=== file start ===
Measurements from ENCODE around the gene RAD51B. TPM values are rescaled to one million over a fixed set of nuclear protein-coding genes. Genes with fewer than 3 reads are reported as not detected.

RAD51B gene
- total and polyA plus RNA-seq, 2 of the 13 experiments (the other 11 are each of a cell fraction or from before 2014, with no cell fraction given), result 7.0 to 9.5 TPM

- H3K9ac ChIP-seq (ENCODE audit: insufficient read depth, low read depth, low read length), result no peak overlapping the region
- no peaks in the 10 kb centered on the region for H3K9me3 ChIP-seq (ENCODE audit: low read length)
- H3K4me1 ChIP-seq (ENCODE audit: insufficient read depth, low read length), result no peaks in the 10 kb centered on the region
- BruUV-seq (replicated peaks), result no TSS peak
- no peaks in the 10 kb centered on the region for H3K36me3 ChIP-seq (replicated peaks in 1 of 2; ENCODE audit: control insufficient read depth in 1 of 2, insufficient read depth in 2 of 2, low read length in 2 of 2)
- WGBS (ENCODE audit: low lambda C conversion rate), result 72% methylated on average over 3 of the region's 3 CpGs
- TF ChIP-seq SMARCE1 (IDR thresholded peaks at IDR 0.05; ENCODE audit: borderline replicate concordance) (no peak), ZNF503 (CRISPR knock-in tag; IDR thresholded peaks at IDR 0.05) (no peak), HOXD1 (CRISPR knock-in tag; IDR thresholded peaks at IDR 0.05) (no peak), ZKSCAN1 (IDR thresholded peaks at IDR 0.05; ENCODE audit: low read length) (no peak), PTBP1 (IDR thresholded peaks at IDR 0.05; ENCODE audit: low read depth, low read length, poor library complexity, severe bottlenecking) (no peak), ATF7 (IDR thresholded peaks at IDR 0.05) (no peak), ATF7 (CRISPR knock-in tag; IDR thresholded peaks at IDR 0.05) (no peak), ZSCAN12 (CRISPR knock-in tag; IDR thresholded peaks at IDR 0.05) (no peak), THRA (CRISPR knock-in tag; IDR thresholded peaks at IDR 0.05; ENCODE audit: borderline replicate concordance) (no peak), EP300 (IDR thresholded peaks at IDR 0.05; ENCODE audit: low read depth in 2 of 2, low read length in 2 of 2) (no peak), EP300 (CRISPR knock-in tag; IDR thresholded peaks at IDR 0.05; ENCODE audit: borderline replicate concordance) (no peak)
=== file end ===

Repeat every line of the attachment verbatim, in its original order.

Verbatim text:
Measurements from ENCODE around the gene RAD51B. TPM values are rescaled to one million over a fixed set of nuclear protein-coding genes. Genes with fewer than 3 reads are reported as not detected.

RAD51B gene
- total and polyA plus RNA-seq, 2 of the 13 experiments (the other 11 are each of a cell fraction or from before 2014, with no cell fraction given), result 7.0 to 9.5 TPM

- H3K9ac ChIP-seq (ENCODE audit: insufficient read depth, low read depth, low read length), result no peak overlapping the region
- no peaks in the 10 kb centered on the region for H3K9me3 ChIP-seq (ENCODE audit: low read length)
- H3K4me1 ChIP-seq (ENCODE audit: insufficient read depth, low read length), result no peaks in the 10 kb centered on the region
- BruUV-seq (replicated peaks), result no TSS peak
- no peaks in the 10 kb centered on the region for H3K36me3 ChIP-seq (replicated peaks in 1 of 2; ENCODE audit: control insufficient read depth in 1 of 2, insufficient read depth in 2 of 2, low read length in 2 of 2)
- WGBS (ENCODE audit: low lambda C conversion rate), result 72% methylated on average over 3 of the region's 3 CpGs
- TF ChIP-seq SMARCE1 (IDR thresholded peaks at IDR 0.05; ENCODE audit: borderline replicate concordance) (no peak), ZNF503 (CRISPR knock-in tag; IDR thresholded peaks at IDR 0.05) (no peak), HOXD1 (CRISPR knock-in tag; IDR thresholded peaks at IDR 0.05) (no peak), ZKSCAN1 (IDR thresholded peaks at IDR 0.05; ENCODE audit: low read length) (no peak), PTBP1 (IDR thresholded peaks at IDR 0.05; ENCODE audit: low read depth, low read length, poor library complexity, severe bottlenecking) (no peak), ATF7 (IDR thresholded peaks at IDR 0.05) (no peak), ATF7 (CRISPR knock-in tag; IDR thresholded peaks at IDR 0.05) (no peak), ZSCAN12 (CRISPR knock-in tag; IDR thresholded peaks at IDR 0.05) (no peak), THRA (CRISPR knock-in tag; IDR thresholded peaks at IDR 0.05; ENCODE audit: borderline replicate concordance) (no peak), EP300 (IDR thresholded peaks at IDR 0.05; ENCODE audit: low read depth in 2 of 2, low read length in 2 of 2) (no peak), EP300 (CRISPR knock-in tag; IDR thresholded peaks at IDR 0.05; ENCODE audit: borderline replicate concordance) (no peak)